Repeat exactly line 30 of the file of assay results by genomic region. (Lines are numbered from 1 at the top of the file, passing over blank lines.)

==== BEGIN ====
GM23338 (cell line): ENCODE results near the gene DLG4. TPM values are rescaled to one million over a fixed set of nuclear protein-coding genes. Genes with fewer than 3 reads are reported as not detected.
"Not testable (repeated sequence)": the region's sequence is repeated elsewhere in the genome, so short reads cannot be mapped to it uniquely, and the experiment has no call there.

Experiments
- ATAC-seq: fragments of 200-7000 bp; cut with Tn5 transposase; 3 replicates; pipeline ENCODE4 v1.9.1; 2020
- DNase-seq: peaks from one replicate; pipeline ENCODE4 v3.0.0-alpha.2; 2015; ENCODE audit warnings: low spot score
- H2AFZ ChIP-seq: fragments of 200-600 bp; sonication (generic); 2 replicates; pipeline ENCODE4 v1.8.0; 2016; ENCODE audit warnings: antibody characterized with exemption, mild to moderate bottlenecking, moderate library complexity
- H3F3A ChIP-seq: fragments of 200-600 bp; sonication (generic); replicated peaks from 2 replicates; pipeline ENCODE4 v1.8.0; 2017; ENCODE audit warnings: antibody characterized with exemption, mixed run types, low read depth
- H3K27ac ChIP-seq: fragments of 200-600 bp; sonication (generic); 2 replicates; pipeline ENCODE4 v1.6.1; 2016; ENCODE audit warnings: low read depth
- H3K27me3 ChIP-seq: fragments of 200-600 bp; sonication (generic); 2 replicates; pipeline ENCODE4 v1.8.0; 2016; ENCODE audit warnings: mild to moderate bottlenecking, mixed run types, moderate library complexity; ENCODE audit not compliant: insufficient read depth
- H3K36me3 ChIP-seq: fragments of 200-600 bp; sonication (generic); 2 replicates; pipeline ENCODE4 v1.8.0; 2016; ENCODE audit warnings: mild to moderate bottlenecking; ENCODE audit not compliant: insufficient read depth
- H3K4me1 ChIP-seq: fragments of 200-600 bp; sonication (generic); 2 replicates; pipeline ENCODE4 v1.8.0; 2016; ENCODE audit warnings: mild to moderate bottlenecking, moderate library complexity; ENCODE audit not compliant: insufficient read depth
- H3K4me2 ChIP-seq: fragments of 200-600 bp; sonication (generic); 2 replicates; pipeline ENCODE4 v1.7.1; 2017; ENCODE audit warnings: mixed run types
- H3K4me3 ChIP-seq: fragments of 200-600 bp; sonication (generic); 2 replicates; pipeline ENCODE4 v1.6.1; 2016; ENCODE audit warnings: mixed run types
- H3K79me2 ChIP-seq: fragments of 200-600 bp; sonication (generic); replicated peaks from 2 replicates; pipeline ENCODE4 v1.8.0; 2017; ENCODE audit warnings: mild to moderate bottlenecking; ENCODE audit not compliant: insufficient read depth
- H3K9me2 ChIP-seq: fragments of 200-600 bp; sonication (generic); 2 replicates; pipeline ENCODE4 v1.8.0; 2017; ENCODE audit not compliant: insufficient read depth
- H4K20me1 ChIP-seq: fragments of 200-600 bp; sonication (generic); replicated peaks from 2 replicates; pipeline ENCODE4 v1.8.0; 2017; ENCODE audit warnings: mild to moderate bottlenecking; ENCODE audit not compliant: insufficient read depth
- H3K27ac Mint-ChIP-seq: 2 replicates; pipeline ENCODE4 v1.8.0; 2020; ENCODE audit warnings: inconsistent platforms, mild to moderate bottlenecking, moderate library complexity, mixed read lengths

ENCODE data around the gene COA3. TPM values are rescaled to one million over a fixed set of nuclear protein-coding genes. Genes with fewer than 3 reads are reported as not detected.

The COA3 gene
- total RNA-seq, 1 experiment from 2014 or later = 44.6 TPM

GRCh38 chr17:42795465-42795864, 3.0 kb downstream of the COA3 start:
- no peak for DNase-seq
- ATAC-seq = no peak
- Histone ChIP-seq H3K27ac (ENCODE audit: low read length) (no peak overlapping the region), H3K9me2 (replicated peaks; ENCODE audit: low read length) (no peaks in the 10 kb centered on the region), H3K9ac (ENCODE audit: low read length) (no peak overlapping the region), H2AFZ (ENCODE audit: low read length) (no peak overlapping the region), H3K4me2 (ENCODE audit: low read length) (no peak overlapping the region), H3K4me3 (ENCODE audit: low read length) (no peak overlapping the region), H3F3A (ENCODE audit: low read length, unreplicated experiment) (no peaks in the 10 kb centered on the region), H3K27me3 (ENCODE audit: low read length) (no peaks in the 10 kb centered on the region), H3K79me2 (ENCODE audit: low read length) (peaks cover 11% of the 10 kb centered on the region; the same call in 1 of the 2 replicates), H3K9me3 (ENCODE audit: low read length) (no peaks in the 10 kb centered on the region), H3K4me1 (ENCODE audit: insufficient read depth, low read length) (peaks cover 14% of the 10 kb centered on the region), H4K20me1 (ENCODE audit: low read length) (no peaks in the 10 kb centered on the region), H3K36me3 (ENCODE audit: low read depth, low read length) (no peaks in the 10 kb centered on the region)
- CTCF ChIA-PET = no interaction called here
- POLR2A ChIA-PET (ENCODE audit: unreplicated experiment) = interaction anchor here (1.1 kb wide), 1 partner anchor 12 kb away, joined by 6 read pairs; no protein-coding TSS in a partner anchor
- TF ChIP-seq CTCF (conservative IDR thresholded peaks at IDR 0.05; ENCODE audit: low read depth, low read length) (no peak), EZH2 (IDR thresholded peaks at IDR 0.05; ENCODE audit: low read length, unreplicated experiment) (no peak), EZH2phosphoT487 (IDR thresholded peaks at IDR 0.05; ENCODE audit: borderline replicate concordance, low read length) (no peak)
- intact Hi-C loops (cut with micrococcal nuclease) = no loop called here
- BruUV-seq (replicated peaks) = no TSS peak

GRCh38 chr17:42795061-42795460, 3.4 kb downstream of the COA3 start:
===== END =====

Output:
GRCh38 chr17:42795061-42795460, 3.4 kb downstream of the COA3 start: